Will we soon be wearing smart textiles that can adapt to the heat? Professor Lieva Van Langenhove of the Department of Materials, Textiles and Chemical Process Engineering explains how that could work.
A cooling suit that keeps us fresh in tropical temperatures: it is one of the research projects of Professor Lieva Van Langenhove’s team. “We’ve developed a fabric that absorbs heat on one side and radiates it on the other. In doing so, we are laying the foundation for a garment that will keep us fresh during hot summer days.”
A game of electrons
“The basic technology for the cooling suit is based on the peltier-effect,” explains Lieva. This effect is named after the French physicist Peltier. He discovered that you can remove heat or generate it if you let electricity flow between two conductors.
“We incorporate very thin carbon fibers in the fabric, on which we deposit a nickel layer in the appropriate places. Through these carbon fibers we pass a current.”
Carbon will behave as a neutral (semi-)conductor, nickel as a positive one. Because electrons prefer to go to positive and better conducting material, they accelerate toward the nickel layer. The energy they need for this, they get from the heat in the environment. This creates a cooling effect. The reverse also happens: if they go from the nickel layer to the carbon fibers, they slow down and radiate heat. Lieva: “As a result, one side is warm, and the other side is cool.”
Smart versus functional textiles
The cooling suit interacts with the environment, making it an example of smart textiles. “We distinguish two types: functional and smart textiles,” explains Lieva. “Functional textile can respond to the environment with certain properties - for example, the fabric is moisture-resistant or air-permeable, thus providing as much comfort as possible. But it is not changeable. A characteristic of smart textiles is that they detect stimuli from the environment, such as heat, and react to them in an appropriate manner.”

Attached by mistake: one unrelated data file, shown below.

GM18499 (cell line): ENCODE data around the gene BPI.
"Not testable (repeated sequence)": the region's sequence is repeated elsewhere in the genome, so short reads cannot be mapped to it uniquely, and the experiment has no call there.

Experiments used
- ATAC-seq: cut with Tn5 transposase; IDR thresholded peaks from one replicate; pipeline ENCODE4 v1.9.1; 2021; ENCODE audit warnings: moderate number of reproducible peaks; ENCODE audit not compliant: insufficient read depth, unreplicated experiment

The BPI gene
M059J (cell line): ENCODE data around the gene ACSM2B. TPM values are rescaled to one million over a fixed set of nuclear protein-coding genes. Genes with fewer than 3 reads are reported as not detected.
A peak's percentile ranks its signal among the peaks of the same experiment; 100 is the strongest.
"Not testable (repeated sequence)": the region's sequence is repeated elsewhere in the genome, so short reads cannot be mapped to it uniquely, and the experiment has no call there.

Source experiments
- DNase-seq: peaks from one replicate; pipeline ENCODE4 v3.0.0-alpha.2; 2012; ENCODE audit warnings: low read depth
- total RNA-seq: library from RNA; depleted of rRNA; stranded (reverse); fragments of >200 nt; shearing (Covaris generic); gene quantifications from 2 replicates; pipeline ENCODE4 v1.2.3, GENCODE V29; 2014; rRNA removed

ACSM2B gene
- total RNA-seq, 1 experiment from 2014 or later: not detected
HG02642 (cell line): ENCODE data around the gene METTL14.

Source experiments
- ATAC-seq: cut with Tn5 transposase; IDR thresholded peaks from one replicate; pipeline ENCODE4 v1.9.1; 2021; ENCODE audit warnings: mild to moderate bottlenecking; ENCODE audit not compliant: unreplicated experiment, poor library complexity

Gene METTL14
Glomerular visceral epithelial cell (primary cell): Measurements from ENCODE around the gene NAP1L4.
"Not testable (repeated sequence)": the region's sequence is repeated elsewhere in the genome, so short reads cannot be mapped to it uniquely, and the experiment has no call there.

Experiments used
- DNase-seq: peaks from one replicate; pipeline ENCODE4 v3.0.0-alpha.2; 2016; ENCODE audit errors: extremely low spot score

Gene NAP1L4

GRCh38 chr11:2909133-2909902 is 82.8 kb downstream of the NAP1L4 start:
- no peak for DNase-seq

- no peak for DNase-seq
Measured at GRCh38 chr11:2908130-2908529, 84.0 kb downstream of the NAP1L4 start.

For the time being, during hot summer days you can still manage without a cooling suit. “The basis is there,” assures Lieva. “But some research work is still needed. For example, we still need to find a way to dissipate the heat.” It is in any case Lieva’s ambition is to bring the product to the market in the future.
What clothing can already help against the heat?
In the meantime, we can already adapt our clothing a little. Lieva: “On the one hand you have the materials that absorb moisture, such as cotton or viscose. That works well, until they are saturated. Then they feel wet, which is not comfortable. So if you sweat a lot, it’s better not to wear that.”
“In addition, there are fabrics with an uneven instead of smooth fiber, such as CoolMax, a high-tech synthetic polyester fiber. This material ensures that moisture evaporates faster, which has a cooling effect. Then again, some fabrics, like polypropylene, wick moisture away quickly so that it does not cool down.”
The right fit
It’s not only the material, but also a proper fit that can have a big impact. Although that’s not a simple matter. “A layer of air between the fabric and your skin provides extra insulation. Close-fitting clothing is then in principle better. On the other hand, loose clothes provide more ventilation when you move. That said, there is no debate about one thing: during hot days, black clothing absorbs more heat. Light clothing reflects it.”
So, what’s best to wear during hot summer days depends on a lot of factors. But who knows: maybe soon we won’t have to think about that anymore and we’ll be wearing clothing that adapts itself.
Lieva Van Langenhove is a professor in the Department of Materials, Textiles and Chemical Process Engineering (Faculty of Engineering and Architecture). When her daughter was admitted to hospital in 1999, she developed a blanket with sensors that protects babies against crib death. For now, that same technology is used mainly in sports applications, such as in Adidas’ miCoach. Since then, she has been specializing in smart textiles.
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